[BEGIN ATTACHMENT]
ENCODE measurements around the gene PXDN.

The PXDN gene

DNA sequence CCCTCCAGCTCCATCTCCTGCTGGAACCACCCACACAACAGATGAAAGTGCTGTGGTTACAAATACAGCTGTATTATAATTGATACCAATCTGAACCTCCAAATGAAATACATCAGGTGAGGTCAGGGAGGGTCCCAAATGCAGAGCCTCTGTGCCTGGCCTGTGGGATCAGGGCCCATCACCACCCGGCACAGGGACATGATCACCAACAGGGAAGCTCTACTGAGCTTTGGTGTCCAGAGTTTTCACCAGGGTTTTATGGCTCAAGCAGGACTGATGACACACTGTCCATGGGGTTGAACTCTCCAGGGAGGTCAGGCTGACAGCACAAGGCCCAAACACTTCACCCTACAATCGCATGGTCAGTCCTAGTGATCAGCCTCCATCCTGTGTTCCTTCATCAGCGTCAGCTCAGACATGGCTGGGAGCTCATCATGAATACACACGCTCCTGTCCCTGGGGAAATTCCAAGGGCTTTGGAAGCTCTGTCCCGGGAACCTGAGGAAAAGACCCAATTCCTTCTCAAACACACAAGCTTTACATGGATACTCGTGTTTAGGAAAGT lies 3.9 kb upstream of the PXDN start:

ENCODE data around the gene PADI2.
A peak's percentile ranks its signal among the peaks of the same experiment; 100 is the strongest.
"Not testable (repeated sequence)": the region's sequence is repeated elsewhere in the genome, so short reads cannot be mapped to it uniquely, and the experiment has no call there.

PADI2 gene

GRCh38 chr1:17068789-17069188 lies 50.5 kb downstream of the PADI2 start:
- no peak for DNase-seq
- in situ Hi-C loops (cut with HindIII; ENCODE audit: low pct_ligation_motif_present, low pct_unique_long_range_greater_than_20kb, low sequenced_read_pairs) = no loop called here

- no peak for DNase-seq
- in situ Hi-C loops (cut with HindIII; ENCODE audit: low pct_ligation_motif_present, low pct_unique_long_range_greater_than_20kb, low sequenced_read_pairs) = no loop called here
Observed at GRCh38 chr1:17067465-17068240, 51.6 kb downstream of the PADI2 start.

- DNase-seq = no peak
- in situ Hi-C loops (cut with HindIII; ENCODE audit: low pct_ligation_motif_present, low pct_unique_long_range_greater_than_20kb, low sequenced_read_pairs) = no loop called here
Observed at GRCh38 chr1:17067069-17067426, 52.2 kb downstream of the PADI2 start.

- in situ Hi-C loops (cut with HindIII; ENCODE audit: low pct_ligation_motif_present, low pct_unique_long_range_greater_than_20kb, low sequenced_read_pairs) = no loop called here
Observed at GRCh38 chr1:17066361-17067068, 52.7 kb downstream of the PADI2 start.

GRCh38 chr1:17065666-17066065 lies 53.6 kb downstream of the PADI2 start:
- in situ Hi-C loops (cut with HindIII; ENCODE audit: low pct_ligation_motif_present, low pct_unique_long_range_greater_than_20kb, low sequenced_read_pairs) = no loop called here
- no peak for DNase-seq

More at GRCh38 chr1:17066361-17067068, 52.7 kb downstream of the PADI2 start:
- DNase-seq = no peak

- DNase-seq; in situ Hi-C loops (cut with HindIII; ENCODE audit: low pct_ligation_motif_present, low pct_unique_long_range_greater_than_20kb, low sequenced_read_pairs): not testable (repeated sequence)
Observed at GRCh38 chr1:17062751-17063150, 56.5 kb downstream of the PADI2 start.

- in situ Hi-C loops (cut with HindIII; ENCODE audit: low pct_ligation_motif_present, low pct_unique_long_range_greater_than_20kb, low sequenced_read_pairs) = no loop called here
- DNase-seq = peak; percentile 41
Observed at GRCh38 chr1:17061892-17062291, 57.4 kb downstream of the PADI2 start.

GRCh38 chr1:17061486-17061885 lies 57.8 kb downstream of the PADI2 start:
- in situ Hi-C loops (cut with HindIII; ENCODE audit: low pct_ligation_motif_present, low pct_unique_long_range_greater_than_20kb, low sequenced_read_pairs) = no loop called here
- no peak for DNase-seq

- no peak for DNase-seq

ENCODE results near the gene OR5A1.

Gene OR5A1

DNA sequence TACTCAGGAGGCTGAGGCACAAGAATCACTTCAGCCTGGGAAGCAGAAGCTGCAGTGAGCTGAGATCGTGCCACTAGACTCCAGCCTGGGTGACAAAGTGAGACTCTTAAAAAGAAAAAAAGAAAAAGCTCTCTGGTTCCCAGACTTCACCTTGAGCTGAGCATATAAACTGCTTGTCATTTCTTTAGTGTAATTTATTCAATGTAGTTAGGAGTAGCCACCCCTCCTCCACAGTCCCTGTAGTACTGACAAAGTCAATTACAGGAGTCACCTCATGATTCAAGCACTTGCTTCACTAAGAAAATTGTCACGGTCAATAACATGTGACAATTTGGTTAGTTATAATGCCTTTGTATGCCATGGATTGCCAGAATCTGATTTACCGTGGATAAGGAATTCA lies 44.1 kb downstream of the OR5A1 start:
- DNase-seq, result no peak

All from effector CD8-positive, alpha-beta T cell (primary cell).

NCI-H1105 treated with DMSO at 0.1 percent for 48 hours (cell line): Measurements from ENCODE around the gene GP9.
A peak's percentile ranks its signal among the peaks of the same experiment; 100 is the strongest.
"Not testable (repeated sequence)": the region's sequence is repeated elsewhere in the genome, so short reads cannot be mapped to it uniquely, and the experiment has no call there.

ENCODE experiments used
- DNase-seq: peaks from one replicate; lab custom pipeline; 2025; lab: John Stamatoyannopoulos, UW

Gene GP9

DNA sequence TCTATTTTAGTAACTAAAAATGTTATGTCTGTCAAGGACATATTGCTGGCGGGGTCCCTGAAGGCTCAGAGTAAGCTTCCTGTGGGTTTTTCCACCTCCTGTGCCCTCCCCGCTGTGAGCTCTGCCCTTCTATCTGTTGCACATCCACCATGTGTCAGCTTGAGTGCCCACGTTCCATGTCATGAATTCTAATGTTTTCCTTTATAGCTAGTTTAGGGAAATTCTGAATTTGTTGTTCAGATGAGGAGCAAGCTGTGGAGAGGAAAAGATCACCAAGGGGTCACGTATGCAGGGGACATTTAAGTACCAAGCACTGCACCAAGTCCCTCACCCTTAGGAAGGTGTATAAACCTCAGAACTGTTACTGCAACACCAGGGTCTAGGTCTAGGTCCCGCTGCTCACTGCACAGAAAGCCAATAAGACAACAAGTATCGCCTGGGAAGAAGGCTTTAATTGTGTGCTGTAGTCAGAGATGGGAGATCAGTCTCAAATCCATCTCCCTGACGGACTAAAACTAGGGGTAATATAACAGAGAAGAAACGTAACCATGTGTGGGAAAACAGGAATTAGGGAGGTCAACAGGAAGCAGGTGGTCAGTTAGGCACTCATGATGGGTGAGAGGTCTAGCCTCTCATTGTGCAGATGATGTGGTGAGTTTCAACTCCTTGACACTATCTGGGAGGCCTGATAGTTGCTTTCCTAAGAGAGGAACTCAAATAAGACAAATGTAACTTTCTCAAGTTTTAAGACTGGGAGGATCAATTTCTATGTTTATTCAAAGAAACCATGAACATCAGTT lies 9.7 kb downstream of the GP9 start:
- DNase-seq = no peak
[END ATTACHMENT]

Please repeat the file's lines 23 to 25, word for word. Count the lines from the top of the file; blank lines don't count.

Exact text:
- DNase-seq = no peak

- DNase-seq; in situ Hi-C loops (cut with HindIII; ENCODE audit: low pct_ligation_motif_present, low pct_unique_long_range_greater_than_20kb, low sequenced_read_pairs): not testable (repeated sequence)
Observed at GRCh38 chr1:17062751-17063150, 56.5 kb downstream of the PADI2 start.